The first act dramatizes US military history through the Civil War, but (with a slow Metro this morning) I got there toward the end, in time to hear the Service Medley honoring all branches of service.

During the Intermission, I could watch the orchestra rehearse.

It is Act 2, about one hour, that really is the heart of the show, and about more familiar history.  After a guitar performance, it starts with World War I , then spends more time on World War II, particularly FDR’s charge that the war would affect every American (something we don’t buy today with the Middle East). It focused particularly on the Battle of the Bulge.  It moved on to the Korean War, and offered a brief fireworks stage show.  During the Vietnam era piece, it mentioned the draft, and then the issues faced by Vietnam era veterans returning home.  It moved on to the Persian Gulf War and then to 9/11, Afghanistan and Iraq, showing humanitarian work by soldiers in Afghanistan. At the end, there was a sensational performance by the drill team, which included drill and ceremonies with M14 rifles with fixed bayonets, and even the passing of weapons through the air to teammates, to show trust and unit cohesion.  During that portion, patrons were asked not to use flash photography, out of concern of distracting the team members and creating a hazard, but there was a projection on a screen on a wall to the side, where one could film.


The presentation mentioned President Truman’s integration of the military in 1948, and of all-black units that fought in Europe during World War II.  It mentioned the leadership role of women, but it did not specifically address “don’t ask, don’t tell” or its 2011 repeal

Generally, the presentation sidestepped the political controversies of American military engagements. 
  
The act includes the African-American song “Make Them Hear You” by Richard Dixon.  The lyrics mention “the power of the pen”.
  
It also performed “Citizen Solider” by 3 Doors Down.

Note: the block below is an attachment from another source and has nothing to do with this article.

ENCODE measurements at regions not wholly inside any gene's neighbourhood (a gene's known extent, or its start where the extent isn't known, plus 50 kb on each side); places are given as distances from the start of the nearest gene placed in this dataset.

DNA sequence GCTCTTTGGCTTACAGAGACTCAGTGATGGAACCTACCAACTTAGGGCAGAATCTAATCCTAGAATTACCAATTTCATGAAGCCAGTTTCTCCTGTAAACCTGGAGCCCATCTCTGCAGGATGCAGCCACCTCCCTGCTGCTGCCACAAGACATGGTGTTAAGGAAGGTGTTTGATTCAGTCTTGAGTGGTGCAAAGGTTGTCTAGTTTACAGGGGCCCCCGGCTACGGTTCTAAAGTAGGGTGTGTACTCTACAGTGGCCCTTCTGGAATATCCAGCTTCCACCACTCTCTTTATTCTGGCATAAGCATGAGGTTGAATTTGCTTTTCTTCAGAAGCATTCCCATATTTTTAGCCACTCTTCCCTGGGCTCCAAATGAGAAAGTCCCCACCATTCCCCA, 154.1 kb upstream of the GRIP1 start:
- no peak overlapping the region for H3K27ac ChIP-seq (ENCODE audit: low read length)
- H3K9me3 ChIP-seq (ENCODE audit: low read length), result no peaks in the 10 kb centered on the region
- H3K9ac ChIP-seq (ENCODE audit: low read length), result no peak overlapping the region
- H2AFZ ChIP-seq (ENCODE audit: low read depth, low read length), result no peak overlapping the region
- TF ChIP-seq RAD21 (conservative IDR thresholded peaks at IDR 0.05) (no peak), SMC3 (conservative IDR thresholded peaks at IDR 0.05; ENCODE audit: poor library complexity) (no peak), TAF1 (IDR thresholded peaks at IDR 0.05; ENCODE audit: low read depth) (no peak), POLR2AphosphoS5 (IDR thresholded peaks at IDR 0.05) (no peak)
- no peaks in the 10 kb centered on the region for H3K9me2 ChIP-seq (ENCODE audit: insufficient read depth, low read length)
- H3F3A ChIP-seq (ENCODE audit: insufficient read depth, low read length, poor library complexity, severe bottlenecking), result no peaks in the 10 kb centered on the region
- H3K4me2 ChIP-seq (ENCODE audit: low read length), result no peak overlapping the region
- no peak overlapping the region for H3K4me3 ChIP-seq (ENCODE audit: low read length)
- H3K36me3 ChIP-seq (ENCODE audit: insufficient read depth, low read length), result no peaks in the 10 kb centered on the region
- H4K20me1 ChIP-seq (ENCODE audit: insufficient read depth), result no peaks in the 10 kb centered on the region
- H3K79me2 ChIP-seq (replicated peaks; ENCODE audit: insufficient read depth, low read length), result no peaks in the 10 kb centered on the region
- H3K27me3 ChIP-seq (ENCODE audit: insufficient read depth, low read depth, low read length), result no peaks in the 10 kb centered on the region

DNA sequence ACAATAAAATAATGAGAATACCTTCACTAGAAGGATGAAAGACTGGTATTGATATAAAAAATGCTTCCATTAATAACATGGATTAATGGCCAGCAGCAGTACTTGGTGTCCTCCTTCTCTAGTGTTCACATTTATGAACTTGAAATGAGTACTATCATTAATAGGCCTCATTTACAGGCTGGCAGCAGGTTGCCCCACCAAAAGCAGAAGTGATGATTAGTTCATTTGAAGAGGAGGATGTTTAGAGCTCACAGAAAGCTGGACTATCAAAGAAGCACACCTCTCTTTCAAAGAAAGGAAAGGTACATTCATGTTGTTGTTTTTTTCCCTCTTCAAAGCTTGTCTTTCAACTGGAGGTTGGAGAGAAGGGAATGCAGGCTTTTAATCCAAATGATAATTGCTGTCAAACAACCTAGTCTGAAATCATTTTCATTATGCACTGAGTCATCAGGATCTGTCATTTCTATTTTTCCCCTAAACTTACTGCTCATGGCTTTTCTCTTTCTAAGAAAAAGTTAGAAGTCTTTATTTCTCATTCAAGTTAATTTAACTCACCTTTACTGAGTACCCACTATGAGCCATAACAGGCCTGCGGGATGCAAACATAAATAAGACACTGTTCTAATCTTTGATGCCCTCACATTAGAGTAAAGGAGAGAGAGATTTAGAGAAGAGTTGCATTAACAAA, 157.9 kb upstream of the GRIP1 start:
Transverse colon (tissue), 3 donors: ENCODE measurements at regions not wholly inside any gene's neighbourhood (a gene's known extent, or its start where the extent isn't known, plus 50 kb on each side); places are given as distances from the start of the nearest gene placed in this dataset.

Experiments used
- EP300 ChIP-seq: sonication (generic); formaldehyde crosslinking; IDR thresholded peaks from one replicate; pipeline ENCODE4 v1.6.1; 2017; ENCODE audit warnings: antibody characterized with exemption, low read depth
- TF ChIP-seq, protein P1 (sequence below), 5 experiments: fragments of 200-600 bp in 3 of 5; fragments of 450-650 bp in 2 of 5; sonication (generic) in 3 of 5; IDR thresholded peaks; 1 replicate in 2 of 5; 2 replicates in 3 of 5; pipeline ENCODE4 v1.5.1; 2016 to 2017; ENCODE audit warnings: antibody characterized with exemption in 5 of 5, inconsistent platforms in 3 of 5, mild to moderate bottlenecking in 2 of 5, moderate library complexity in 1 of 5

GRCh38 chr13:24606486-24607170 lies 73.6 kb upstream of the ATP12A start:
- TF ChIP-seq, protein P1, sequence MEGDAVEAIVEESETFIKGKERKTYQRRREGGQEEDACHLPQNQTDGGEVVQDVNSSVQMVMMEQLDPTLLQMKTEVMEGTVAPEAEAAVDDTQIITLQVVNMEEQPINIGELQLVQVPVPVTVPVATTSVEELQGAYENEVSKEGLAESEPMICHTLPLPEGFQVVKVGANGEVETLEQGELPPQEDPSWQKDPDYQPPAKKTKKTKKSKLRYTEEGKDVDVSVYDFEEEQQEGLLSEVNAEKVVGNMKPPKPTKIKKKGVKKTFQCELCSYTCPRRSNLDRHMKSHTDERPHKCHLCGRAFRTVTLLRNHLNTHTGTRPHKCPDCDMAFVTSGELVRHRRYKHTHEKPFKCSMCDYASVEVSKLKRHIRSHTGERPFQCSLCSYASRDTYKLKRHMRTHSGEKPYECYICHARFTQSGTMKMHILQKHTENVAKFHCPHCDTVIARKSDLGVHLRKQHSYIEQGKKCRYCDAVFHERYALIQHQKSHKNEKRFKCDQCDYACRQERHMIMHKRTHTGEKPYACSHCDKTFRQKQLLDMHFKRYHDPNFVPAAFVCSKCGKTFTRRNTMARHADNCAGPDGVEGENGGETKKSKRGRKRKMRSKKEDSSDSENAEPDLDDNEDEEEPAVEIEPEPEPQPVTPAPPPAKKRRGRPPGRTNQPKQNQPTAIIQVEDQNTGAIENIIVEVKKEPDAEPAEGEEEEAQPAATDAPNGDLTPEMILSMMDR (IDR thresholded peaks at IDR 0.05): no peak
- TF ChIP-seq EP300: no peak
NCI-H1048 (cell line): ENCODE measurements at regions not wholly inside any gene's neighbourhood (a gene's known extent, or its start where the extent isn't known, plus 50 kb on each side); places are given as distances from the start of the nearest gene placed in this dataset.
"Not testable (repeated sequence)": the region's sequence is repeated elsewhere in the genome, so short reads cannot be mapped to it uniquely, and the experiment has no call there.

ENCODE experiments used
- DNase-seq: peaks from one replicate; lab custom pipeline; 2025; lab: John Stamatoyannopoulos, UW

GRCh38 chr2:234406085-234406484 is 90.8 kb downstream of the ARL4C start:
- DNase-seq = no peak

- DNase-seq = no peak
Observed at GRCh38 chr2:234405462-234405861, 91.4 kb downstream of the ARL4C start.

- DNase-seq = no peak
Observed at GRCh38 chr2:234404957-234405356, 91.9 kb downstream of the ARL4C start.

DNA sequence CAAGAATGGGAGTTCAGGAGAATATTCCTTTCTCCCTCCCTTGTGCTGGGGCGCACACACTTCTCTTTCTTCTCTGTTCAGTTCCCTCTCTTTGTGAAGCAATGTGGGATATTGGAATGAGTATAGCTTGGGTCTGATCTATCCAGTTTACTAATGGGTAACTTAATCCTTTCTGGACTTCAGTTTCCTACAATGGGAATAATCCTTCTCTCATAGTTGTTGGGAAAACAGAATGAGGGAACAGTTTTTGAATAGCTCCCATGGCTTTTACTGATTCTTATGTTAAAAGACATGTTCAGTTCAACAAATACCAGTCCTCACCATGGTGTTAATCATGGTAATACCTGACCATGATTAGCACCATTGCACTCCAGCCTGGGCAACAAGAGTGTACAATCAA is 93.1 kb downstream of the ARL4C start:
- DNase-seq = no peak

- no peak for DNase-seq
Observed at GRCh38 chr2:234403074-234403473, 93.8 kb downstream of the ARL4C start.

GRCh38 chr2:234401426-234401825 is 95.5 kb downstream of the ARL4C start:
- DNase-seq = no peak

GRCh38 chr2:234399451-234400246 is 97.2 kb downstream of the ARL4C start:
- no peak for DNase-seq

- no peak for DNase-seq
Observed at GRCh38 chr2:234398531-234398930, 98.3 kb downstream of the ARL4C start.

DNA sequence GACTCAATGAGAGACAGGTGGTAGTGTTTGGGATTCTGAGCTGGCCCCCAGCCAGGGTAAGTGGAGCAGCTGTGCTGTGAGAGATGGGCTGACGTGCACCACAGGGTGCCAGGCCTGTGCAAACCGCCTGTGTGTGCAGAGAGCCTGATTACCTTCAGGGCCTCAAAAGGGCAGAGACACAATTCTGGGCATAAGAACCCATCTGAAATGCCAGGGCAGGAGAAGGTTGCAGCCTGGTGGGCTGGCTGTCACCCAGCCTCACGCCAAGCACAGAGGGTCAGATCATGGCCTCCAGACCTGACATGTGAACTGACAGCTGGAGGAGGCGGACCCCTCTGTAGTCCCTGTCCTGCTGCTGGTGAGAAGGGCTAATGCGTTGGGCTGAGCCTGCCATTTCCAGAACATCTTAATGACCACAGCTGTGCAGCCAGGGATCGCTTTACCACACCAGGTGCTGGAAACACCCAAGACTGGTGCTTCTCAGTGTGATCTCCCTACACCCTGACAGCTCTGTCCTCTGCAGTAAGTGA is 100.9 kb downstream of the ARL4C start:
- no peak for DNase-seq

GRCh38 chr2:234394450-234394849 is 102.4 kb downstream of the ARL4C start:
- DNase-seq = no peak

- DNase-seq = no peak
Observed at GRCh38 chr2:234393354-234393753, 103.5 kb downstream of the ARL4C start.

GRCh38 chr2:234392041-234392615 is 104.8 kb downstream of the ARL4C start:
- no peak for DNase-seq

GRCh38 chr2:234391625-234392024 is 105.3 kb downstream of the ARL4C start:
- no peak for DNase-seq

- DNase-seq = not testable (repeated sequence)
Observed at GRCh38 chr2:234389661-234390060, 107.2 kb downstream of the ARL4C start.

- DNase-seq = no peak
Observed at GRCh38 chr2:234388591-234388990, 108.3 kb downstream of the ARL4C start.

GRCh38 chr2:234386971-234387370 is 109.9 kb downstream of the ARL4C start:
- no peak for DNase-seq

In the first act, it performed “Till the Last Shot’s Fired” (Trace Adkins).

 At the end, the entire cast, from many Army units, paraded.

Monday, September 07, 2015

Discovering the music of Moritz Moszkowski


I found a recording on YouTube of another youthful romantic piano concerto and near masterpiece.  This is the Piano Concerto #1 in B Minor, Op. 3, of Moritz Moszkowski, completed by age 20 in 1974,

Moszkowski was born in Germany but some of his piano style resembles Russian composers sometimes, as well as Chopin, and even some Spanish style. 

The concerto was said to be unpublished, but seems to have been published in France, here.
   
The work is one of the longest piano concerti (excerpt for Furtwangler’s), running 51 minutes, and comprising four connected movements. Structurally, it perhaps resembles D’Albert’s youthful masterpiece (1884) but is not as harmonically daring and is somewhat loosely constructed.


The opening has a majestic orchestral introduction in ¾ time with an odd effect, before introducing the piano. Up to this point, the effect is a little but like that of the Brahms Piano Concerto #1.  The development begins but seems abbreviated, as at the 10-minute mark, the work moves to a romantic adagio, with soaring melodies.

A scherzo follows, leading to a 20-minute finale, a rondo-Sonata which will recap all of the material before.  Before the coda the Concerto has its one big cadenza. The Coda starts with a flowing theme, which, rather than becoming majestic, turns into wild dance with a Russian character, perhaps Balakirev.  Still, the themes sound familiar, as if Hollywood had pirated them before for movie scores without attribution.  The final conclusion is very bombastic.

The performance occurred at the National Philharmonic of Warsaw Rzeszow Philharmonic Vladimir Kiradijev, pianist Ludmil Angelov .  The comments on YouTube say there will be a professional recording for sale (CD or MP3) soon, at least by 2016.

I also found a recording of Caprice Espagnol in  A Minor, Op. 37, played by Balazs Szokalay, about six minutes.  I used to play this when I was a senior in high school, but I could not play it at this furious tempo (especially the repeated notes).  There is a middle section in F, and then a return with a race to a brilliant conclusion in A Major.

  

Thursday, September 03, 2015

Bruno Walter, famous conductor of Mahler, composed his own symphonies



When I was a teen, Bruno Walter was the main accepted interpreter of Mahler, and he only conducted the symphonies thought to be the “best” (he skipped 6, 7, 8, and 10, as well as the “Blumie” movement of #1). Over time (largely because of the effort of Leonard Bernstein in the 1960s) middle Mahler became a lot more mainstream.  A few conductors like Scherchen and Horenstein had also conducted Mahler on recordings before 1960.

Walter was also popular with Brahms and Beethoven, and usually appeared on Columbia Records, with his own Columbia Symphony Orchestra (recording in California).

Not too many people realize that Walter also composed.  His Symphony #1 in D Minor (1907), with an unknown orchestra conducted by Leon Botstein, can be played on YouTube.